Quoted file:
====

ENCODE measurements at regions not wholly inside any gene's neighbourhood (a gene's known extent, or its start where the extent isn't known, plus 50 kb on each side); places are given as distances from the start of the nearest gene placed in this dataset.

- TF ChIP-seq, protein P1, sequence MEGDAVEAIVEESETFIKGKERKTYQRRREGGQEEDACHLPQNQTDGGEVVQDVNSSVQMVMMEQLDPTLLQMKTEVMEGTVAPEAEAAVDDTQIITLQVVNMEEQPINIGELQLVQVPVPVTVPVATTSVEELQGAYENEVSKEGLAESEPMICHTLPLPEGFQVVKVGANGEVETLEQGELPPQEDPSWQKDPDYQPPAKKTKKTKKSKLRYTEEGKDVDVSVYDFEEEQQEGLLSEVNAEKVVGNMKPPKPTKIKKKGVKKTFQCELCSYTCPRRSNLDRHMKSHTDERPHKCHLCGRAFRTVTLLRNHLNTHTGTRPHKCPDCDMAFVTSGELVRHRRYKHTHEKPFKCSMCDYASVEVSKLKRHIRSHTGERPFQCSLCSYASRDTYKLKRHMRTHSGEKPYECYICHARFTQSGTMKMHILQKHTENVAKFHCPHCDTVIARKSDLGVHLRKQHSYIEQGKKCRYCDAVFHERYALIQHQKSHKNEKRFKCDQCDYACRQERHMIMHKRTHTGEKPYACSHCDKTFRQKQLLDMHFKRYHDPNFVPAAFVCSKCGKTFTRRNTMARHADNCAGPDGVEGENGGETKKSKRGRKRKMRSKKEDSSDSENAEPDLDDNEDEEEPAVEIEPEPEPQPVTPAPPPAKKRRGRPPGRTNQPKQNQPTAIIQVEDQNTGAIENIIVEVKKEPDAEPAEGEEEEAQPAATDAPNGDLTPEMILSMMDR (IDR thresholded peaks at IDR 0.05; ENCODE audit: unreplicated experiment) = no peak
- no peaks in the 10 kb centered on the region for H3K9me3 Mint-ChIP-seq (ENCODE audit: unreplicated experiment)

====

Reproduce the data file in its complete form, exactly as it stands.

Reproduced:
ENCODE measurements at regions not wholly inside any gene's neighbourhood (a gene's known extent, or its start where the extent isn't known, plus 50 kb on each side); places are given as distances from the start of the nearest gene placed in this dataset.

- TF ChIP-seq, protein P1, sequence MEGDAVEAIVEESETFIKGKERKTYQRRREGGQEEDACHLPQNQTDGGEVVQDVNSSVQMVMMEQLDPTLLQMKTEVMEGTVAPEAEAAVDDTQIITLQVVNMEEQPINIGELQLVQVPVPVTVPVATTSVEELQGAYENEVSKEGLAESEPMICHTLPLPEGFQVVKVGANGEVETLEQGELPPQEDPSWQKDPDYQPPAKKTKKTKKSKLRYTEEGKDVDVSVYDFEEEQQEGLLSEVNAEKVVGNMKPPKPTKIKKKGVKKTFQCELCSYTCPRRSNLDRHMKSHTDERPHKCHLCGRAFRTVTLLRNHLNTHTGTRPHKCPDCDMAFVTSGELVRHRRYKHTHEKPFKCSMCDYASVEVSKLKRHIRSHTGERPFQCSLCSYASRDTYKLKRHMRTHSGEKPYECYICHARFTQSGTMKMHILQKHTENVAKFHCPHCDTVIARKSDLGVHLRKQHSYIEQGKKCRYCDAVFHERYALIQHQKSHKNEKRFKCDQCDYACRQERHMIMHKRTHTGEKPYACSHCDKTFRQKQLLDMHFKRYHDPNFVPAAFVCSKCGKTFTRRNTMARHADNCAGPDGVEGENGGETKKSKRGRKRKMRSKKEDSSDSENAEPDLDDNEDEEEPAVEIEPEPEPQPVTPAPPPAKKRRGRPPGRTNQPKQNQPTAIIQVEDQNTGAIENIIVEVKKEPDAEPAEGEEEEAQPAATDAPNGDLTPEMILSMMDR (IDR thresholded peaks at IDR 0.05; ENCODE audit: unreplicated experiment) = no peak
- no peaks in the 10 kb centered on the region for H3K9me3 Mint-ChIP-seq (ENCODE audit: unreplicated experiment)